IP Ratings for Types of Enclosures and Uses

In applying IP protection ratings to a particular application, the design engineer must consider the end-use environment. The examples below offer guidance in selecting an enclosure with the ideal rating.

 

Outdoor applications:

Enclosures for Building Automation

Small plastic boxes installed on buildings and light poles and used to house electronics for access control, video surveillance systems, alarms, and wi-fi systems. IP66 is a typical rating for this applications, as with Bud’s HD Series plastic box.

Enclosures used to house electrical equipment outdoors should have at least an IP65 rating, like the Bud NF Series fiberglass enclosure.

Enclosures for Agricultural Equipment

Die-cast aluminum boxes, plastic boxes, and fiberglass boxes that house controls for equipment incorporated into agricultural equipment. As farming continues to go high-tech, more electronics are being added. An enclosure on an irrigation system, for example, may be specified at IP67 or IP68 (for temporary submersion in water.) The PTQ Series fiberglass box  and the AN-A aluminum enclosure are good examples.

Enclosures for Renewable Energy

Die-cast aluminum boxes used to house control components in solar and other renewable energy applications. Typically, the choice is an IP67 enclosure like the IPS Series aluminum enclosure.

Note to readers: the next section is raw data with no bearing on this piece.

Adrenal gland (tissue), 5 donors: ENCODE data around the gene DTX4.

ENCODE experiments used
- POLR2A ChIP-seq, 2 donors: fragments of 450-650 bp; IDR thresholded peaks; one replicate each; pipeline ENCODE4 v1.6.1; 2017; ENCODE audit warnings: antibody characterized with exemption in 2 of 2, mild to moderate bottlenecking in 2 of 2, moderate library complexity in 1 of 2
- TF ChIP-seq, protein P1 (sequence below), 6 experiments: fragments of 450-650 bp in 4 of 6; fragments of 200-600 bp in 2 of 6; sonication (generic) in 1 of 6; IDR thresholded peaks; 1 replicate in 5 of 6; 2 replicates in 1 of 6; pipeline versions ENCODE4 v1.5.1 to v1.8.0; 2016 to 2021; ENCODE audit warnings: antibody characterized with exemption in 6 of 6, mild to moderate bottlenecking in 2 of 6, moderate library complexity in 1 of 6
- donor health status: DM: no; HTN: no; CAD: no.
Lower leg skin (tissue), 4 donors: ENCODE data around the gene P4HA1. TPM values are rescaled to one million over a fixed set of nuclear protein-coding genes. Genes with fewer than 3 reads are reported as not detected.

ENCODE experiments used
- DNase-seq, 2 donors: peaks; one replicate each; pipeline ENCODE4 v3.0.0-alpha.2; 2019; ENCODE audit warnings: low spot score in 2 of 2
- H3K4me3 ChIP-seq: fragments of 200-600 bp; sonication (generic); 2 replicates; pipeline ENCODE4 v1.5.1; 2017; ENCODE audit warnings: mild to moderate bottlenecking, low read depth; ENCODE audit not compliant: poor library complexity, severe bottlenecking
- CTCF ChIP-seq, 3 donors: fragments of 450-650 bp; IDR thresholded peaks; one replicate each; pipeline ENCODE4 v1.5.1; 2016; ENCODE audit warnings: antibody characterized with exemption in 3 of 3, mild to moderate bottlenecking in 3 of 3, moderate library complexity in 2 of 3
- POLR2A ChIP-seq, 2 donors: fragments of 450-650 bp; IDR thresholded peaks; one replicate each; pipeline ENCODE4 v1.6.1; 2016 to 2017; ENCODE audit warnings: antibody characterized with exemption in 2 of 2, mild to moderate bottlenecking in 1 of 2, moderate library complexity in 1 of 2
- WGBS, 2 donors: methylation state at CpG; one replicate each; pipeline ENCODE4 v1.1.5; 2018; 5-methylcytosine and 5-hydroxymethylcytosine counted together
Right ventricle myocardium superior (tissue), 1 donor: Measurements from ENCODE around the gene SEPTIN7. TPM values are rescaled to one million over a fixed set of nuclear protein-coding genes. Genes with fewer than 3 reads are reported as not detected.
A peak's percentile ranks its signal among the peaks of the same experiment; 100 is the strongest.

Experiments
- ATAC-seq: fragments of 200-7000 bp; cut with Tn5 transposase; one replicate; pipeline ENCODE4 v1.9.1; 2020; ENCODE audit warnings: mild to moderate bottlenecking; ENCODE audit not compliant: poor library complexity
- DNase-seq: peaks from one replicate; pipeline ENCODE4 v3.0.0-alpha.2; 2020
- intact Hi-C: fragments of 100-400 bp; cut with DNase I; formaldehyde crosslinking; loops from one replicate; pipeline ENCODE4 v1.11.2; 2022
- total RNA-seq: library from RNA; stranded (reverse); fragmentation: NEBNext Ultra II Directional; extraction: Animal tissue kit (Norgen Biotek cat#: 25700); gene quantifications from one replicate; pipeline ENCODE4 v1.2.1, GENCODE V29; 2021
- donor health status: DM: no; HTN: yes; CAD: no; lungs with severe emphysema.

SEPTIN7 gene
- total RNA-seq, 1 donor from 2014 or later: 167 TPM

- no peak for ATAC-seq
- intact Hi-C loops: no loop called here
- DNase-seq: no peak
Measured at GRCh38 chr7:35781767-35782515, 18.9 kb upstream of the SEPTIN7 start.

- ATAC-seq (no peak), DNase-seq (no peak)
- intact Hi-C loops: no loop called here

Enclosures for Marine Applications

Heavy-duty plastic boxes and powder-coated die-cast aluminum boxes are widely used in marine applications. These settings include ports, docks, marinas, and ships. Choose enclosures having a IP68 rating, such as the DPH Series.

 

Indoor applications:

Enclosures for Factory Automation

Any enclosure (made of plastic, fiberglass, aluminum, or steel) used to house automation components and controls on the factory floor. IP65 is usually preferred because that rating will protect from washdown and the designer cannot predict the end-use location. A good example is the Bud NBB Series.

Electrical Cabinets and Junction Boxes

Electrical Cabinets and Junction Boxes that house electrical equipment indoors are usually specified to IP65, such as the SN Series steel box, although an IP45 rating is probably all that is needed if there will be no washdowns. If electronics are going to be installed inside the enclosure, then these may be housed in IP66 enclosures, which are sealed against dust and moisture. This includes DIN-rail mounting enclosures like the DMX Series.

These examples are only the most common applications and again, do not address the levels of UV protection for outdoor applications Often we are surprised at the places where Bud enclosures end up, from stadiums to the space program. If you are unsure about the best IP rating for your application, talk with a Bud sales consultant.